Georgia’s new sweeping elections law signed by Governor Brian Kemp this week has widely drawn a lot of criticism. Among the changes for the Peach State is that it will be illegal to offer those waiting in line to vote food or water.
President Biden responded to the legislation, calling it an “atrocity,” and said the Justice Department is “taking a look” at the measure.
“It has nothing to do with fairness, nothing to do with decency. They passed the law saying you can’t provide water for people standing in line while they’re waiting to vote? You don’t need anything else to know that this is nothing but punitive, designed to keep people from voting. You can’t provide water for people about to vote? Give me a break,” Biden said.
Critics argue that the law disproportionately affects Black voters, who were critical to recent Democratic victories. Biden was the first Democrat to carry the state in 28 years and Senators Jon Ossoff and Raphael Warnock were key for flipping the chamber with Vice President Kamala Harris as the tie-breaking vote.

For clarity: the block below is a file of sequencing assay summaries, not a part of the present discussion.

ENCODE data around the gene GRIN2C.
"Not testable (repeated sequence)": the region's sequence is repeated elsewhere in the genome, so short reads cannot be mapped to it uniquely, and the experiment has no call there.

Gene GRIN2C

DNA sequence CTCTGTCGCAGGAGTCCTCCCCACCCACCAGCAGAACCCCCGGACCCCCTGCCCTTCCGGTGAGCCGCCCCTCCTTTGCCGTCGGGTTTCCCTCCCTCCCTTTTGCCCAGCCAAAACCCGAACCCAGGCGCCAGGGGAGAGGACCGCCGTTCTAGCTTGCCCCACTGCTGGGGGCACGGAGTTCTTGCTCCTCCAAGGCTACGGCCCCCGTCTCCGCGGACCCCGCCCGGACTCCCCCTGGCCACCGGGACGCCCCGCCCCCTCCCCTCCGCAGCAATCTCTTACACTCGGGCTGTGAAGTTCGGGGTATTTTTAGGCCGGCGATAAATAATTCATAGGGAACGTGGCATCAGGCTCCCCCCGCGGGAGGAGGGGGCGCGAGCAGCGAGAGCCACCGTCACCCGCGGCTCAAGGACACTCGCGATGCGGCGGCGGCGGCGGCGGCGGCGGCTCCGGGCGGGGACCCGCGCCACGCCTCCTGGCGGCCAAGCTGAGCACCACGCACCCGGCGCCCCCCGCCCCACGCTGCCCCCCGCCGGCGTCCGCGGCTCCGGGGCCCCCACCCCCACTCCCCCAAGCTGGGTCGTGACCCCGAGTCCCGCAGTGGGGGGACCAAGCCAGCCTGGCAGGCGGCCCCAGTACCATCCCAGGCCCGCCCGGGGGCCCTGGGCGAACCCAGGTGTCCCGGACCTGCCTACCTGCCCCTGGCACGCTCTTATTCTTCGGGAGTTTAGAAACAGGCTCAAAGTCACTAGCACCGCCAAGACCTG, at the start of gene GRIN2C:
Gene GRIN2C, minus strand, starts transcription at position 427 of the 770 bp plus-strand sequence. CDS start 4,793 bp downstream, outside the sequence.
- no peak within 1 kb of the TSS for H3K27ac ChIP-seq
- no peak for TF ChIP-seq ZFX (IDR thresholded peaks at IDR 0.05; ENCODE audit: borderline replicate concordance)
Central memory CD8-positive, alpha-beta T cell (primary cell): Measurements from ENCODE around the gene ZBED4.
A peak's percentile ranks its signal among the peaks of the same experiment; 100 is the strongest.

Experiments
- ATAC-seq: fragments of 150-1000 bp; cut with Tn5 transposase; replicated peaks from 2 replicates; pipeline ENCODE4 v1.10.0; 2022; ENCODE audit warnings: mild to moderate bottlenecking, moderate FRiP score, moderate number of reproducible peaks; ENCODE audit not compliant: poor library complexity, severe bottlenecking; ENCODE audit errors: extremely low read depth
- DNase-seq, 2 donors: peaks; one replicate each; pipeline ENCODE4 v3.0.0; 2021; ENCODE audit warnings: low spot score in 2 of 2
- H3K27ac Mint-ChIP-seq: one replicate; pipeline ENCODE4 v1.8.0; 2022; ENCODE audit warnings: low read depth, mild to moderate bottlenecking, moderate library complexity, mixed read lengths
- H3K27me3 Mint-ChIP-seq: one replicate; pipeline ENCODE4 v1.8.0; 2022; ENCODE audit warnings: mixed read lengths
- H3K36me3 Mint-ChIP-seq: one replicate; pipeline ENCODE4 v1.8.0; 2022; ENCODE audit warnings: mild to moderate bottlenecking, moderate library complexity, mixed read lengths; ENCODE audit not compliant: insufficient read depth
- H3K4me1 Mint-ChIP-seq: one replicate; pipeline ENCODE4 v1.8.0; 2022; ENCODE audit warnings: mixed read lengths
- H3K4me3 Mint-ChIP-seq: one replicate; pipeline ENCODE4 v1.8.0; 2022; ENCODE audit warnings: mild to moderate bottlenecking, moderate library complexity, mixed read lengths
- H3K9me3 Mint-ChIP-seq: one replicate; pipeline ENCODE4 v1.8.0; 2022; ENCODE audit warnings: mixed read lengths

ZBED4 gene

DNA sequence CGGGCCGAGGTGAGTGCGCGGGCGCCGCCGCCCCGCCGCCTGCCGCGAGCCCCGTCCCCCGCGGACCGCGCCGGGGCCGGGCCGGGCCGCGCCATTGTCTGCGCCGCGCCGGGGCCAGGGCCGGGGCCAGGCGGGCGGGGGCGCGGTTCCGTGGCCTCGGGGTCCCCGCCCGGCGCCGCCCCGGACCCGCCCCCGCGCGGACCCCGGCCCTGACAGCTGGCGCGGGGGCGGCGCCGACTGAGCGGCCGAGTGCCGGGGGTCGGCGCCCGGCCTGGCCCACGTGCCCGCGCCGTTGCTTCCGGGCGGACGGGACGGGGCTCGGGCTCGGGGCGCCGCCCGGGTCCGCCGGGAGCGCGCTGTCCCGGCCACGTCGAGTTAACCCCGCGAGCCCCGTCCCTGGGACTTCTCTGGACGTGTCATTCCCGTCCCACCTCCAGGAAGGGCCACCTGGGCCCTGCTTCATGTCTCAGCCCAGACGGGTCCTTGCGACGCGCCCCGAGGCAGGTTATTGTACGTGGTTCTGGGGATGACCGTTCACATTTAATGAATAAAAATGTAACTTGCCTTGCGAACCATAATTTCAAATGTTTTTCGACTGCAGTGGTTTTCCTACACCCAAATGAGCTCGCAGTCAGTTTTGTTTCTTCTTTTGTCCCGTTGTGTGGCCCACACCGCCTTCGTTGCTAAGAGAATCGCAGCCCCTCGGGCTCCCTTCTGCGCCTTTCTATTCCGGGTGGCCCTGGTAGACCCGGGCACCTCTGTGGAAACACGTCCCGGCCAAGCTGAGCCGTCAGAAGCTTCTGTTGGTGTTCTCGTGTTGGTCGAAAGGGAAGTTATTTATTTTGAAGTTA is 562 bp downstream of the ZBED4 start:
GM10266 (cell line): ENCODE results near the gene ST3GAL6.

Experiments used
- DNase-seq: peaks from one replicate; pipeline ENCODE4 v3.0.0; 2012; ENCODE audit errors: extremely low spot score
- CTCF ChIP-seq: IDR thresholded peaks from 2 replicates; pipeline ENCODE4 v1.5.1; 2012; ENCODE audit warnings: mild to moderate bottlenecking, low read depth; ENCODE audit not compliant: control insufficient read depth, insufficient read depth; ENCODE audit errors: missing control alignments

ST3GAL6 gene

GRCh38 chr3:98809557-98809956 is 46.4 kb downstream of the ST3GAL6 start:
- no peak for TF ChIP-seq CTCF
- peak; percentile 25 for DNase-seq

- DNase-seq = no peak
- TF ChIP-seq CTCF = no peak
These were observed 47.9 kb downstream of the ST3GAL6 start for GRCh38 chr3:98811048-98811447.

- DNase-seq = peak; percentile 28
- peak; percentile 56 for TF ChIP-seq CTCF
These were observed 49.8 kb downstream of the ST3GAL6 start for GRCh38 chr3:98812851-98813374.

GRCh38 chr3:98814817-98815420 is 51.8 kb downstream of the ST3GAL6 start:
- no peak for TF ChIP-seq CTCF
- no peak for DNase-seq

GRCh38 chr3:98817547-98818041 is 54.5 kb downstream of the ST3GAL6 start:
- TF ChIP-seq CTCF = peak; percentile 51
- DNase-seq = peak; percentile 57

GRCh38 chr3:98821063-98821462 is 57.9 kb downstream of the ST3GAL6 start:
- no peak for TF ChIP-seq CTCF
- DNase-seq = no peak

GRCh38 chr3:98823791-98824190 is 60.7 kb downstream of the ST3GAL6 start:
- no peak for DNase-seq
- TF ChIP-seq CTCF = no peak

On Friday, the President urged Congress to pass voting rights legislation that would counter the Georgia law and other bills proposed by Republican state legislatures across the country that would make voting more difficult.
“This is Jim Crow in the 21st Century. It must end. We have a moral and constitutional obligation to act. I once again urge Congress to pass the For the People Act and the John Lewis Voting Rights Advancement Act to make it easier for all eligible Americans to access the ballot box and prevent attacks on the sacred right to vote,” Biden continued.
Meanwhile, Kemp sent a rebuttal to Biden telling reporters on Friday, “There is nothing ‘Jim Crow’ about requiring a photo or state-issued ID to vote by absentee ballot. Every Georgia voter must already do so when voting in-person.”
The House of Representatives recently passed the “For the People Act”, a sweeping bill that addresses elections and campaign finance reform. However, it is unlikely to pass in the Senate with a 60-vote majority needed to advance. Even if Democrats eliminated the filibuster established by Republicans, which would lower the threshold to a simple majority, some on the left have also expressed concerns about the bill.
Even Senate Majority Leader Chuck Schumer acknowledged the support from 60 Senators was “unlikely.” But hinted towards a sight solution to Georgia’s law. In a letter to his Democratic colleagues Thursday, Schumer said that the Senate Judiciary Committee would soon take up the John Lewis Voting Rights Act, which would restore provisions of the 1965 Voting Rights Act struck down by the Supreme Court